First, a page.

Caleb Stark

Major Caleb Stark, Aide de Camp to General Stark

Caleb Stark was born December 3, 1759, at Dunbarton, New Hampshire. He was the eldest son of John and Elizabeth “Molly” (Page) Stark. When the news of the events of April 19, 1775 reached his residence, young Caleb was but sixteen years of age; but the exploits of his fathers filled his mind with a desire for a soldier’s life. He was then living with his grandfather who initially refused to allow him to go and join the growing conflict. In June 1775 his grandfather consented and gave him a horse and he started to travel towards his father’s camp.

Caleb’s father became the first commander of what would become the 1st New Hampshire Regiment, Continental Line. When he reached his father’s camp at Medford, his father told him that he was too young, but Caleb refused to go and wished for his opportunity to serve. He was consigned to the care of Captain George Reid. The next day, the Battle of Bunker Hill was fought in which Caleb participated. Caleb continued under the tutelage of Captain Reid, and occasionally at his father’s headquarters. His father’s headquarters were for a time at the elegant residence of Colonel Isaac Royal, who had fled to safety in the British lines. The house, at 15 George Street in Medford, is National Historic Landmark and is open to the public.

In spring 1776, Caleb received a commission as an Ensign in Captain Reid’s company and proceeded with the 1st New Hampshire to New York and Canada. On the return of the regiment to the vicinity around Ticonderoga, a fatal disease prevailed among the troops, and the adjutant of the regiment fell a victim. This gave an opportunity for a promotion, and Ensign Stark was appointed to fill the position with the rank of 1st Lieutenant.

After the retiring of the enemy to winter quarters, the regiment marched through New Jersey, and joined General Washington on the western banks of the Delaware. Adjutant Stark participated in the brilliant operations at Trenton and Princeton which closed the campaign of 1776. Soon after these events Adjutant Stark, with his father, returned home where they found arrangements had been male to reorganize the regiment, but that he would hold the same position under his father’s command.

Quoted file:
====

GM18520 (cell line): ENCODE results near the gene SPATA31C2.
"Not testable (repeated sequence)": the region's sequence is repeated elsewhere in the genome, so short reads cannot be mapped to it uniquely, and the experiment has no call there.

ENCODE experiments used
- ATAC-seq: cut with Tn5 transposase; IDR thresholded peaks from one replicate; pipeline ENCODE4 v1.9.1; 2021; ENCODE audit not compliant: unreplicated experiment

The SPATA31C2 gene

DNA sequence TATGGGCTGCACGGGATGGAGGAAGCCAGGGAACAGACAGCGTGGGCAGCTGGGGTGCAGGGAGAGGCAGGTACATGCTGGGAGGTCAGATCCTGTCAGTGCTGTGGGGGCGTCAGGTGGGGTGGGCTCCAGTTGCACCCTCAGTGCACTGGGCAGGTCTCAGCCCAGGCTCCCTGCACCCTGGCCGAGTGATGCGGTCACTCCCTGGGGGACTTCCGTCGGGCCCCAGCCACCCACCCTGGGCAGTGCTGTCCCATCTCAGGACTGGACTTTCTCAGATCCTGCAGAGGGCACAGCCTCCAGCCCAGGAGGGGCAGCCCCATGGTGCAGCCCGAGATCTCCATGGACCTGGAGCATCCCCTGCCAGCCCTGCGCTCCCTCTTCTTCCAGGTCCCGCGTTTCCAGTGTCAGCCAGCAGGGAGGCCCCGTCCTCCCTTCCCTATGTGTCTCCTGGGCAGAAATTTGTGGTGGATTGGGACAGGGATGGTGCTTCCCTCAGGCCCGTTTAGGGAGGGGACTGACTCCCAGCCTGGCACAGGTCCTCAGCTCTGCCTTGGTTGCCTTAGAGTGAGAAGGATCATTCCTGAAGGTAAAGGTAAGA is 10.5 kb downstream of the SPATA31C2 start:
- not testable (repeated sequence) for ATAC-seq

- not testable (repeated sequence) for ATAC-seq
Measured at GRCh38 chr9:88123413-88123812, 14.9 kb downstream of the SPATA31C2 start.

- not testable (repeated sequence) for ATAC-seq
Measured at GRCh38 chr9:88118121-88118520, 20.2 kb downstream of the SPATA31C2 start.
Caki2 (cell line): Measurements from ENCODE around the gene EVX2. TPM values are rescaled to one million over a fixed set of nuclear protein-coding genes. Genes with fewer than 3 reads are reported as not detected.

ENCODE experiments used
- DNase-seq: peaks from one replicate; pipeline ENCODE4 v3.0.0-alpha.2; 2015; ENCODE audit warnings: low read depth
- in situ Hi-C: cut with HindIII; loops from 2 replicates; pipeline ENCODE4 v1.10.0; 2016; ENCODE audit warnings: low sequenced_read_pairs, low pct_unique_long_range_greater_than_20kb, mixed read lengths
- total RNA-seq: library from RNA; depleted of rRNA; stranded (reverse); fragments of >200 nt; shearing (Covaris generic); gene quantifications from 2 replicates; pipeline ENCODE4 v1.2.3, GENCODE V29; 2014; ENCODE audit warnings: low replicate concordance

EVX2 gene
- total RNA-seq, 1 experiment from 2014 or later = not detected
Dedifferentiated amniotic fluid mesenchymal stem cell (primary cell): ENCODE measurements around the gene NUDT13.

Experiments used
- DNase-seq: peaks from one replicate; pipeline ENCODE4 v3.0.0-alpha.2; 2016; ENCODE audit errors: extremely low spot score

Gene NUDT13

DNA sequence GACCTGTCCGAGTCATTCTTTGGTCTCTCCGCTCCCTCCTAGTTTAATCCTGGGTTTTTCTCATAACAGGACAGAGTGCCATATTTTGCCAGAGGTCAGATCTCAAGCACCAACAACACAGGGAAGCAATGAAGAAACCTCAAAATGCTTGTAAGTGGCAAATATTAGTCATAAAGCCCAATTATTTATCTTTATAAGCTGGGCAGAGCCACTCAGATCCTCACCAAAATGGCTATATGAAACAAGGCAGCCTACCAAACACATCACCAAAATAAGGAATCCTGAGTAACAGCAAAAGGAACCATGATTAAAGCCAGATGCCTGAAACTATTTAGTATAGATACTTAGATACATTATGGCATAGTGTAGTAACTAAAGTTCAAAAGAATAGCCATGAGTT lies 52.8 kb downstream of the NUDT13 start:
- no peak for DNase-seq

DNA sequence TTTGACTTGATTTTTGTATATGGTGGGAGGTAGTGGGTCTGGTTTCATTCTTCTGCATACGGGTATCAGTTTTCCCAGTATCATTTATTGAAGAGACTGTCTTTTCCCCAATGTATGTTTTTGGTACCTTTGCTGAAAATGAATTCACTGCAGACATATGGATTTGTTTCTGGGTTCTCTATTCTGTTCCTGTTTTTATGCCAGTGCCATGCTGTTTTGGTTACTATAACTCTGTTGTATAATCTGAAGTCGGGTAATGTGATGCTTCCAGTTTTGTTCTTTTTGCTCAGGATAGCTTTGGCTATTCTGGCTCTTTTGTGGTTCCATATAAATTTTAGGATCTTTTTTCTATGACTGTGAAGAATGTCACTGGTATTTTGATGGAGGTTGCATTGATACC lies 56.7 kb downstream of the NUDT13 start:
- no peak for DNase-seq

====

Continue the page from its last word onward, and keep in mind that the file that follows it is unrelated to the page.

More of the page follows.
Adjutant Stark continued in the 1st New Hampshire after his father resigned his commission and Joseph Cilley was appointed the regiment’s new commander. After the Battle of Bennington, Colonel Joseph Cilley granted Adjutant Stark leave to visit his father and congratulate him on his great martial success. In the action on October 7, 1777 during Saratoga, Adjutant Stark was wounded in the arm. Soon after this, his father had been appointed a Brigadier General in the Continental Army and selected his son to be his aide de camp, but the regimental records of the 1st New Hampshire date his resignation only from June 1, 1778.

Adjutant Stark continued with his father through the rest of the War. He was promoted subsequently to Major in the Continental Army and acted as Brigade Major for his father and as Adjutant General for the Northern Department.

At the close of the war his attention turned to mercantile pursuits in Dunbarton. In 1787, Caleb married Sarah McKinstry. In 1806, he was engaged in the importing business in Boston. In 1811, Caleb Stark started the first cotton mill in Suncook, New Hampshire. Stark practiced law and became a historian, and a member of the New Hampshire State Senate. The term during which he served in the New Hampshire Senate lasted from 1818 to 1819. In 1828, he moved to land in Oxford Township, Ohio that was granted to him for his military service after a long lawsuit against the government. He would later die on August 28, 1838. He was 78 years old.


Frederic Kidder, History of the First New Hampshire Regiment in the War of the Revolution (Albany, 1868), 121-124; Robert P. Richmond, John Stark, Freedom Fighter (Waterbury, 1976); Luther Roby, Reminiscences of the French War; containing Rogers’ Expeditions with the New-England Rangers under his command, as published in London in 1765; with notes and illustrations. : To which is added an account of the life and military services of Maj. Gen. John Stark; with notices and anecdotes of other officers distinguished in the French and Revolutionary wars (Concord, 1831); Selected Wartime Service Records of Major Caleb Stark.